Chelsea manager steals Tony Pulis’ methods – and perfects them

Jose Mourinho’s Chelsea are still a work in progress. It’s almost quite frightening actually.

This time last year – give or take a few months – Chelsea were doing very well to get to a Champions League semi-final, but struggling against the Premier League’s more ‘mundane’ sides. The ‘little horse’ trotted in behind the bigger horses to finish in a reasonable third place. Not bad for Mourinho’s first season back but definitely more to come. A good each way bet.

Now Chelsea are the Champions, and lost four games all season in all competitions. They’ve made it to the top, but there’s still improvement to be made.

I don’t say that to criticise Chelsea. They won the title at a canter and that’s a huge achievement. They were also unlucky in the Champions League, they went out in the round of 16, but they didn’t lose to PSG – they drew twice.

The improvement that they can still make is just the improvement that comes with another year. Football doesn’t just stop, and Mourinho’s mentality must be something close to ‘why win the league if you’re not going to retain it?’ And Chelsea look to be continuing the charge from their position already out in front.

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The pace just behind them will get hotter this summer, however. Manchester United are expected to spend big, Arsenal are only a few players short of a genuine challenge and if Manchester City can add some energy to their jaded squad they will definitely be dangerous – beware of the wounded animal.

So Chelsea will probably need to improve a bit. But Mourinho looks to have taken on the ‘Tony Pulis method’ of club improvement. I don’t think he’ll take the tracksuit and baseball cap look on anytime soon, however.

The Pulis method is fairly simple and very effective. Take the club, make its defence solid and take it from there.

The idea is that teaching a group of young men to defend is easier than teaching them to attack. That sounds like the wrong way round, but it’s not. Attacking is what everyone wants to do naturally – most players like to look for a forward pass – and defending is about discipline.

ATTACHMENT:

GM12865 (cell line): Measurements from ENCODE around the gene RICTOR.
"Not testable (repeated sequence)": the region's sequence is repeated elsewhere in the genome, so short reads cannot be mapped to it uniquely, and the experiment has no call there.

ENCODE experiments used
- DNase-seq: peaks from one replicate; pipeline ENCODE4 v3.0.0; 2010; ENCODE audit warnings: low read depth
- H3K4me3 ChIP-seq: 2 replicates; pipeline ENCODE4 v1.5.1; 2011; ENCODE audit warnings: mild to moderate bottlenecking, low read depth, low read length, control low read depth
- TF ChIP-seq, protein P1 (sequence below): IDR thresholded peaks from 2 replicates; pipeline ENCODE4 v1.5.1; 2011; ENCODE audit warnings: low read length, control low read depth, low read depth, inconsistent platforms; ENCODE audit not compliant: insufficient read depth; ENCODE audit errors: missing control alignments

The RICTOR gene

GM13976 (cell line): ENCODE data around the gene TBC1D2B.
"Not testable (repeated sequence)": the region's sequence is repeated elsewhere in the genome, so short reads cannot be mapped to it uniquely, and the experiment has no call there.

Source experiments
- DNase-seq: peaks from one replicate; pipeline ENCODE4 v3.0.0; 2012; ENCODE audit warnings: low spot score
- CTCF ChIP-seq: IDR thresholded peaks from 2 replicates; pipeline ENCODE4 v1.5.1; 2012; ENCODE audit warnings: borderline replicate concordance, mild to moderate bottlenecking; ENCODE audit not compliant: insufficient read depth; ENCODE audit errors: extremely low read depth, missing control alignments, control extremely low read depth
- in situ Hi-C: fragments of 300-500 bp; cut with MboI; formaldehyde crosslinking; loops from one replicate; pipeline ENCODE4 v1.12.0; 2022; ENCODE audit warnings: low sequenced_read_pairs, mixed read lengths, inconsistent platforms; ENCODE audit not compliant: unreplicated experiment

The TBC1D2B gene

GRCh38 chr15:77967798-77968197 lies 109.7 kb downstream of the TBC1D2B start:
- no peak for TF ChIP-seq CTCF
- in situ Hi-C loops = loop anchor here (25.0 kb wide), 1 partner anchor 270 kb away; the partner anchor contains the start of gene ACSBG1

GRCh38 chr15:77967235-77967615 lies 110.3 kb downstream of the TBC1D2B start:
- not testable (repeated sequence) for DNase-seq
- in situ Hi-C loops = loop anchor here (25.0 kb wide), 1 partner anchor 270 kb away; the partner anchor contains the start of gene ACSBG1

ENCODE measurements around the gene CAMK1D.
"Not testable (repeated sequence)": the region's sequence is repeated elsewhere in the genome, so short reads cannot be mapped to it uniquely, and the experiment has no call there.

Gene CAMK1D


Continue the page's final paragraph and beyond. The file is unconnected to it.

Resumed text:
But attacking is subjective, it takes guile and skill and it takes vision and an appreciation of beauty. Defending takes great discipline, but you can instil that into a player more easily than you can instil attacking flair.

Pulis’s first assignment at any club is to make the defence disciplined and working as one unit.

That’s the stage Mourinho has reached with Chelsea. They were the meanest defence in the league this season, but they looked like it too. It was rare that the defence was dragged out of position, and even rarer that there was no one covering.

Since he’s come back to Stamford Bridge, the Portuguese manager has shipped out players like Juan Mata and Kevin De Bruyne, players who don’t give their all for the team in a defensive sense. Instead, players like Willian and Oscar start, players who will track back and help the team.

All that’s left for Chelsea to do is make their attack as potent as their defence. If they can achieve that, the dream of winning everything on fronts both European and domestic will come closer to fruition.

That boils football down to the simple sport that it is, really. Stop the opposition from scoring. Score yourself.

Chelsea have the first bit down to a tee. Now what’s left is the flair up front. They have the players who are going to give the team effort and work-rate, but they need some flair now. Step up Falcao, Griezmann or other the attackers Chelsea have been linked with this summer.

Mourinho might not be interested in these players, but it does give a flavour of the direction Chelsea are going in. Add flair to what they already have and Chelsea will be an even bigger force to be reckoned with next time around. Both in Europe and in the Premier League.

It seems Chelsea are perfecting Tony Pulis’s tried and tested methods.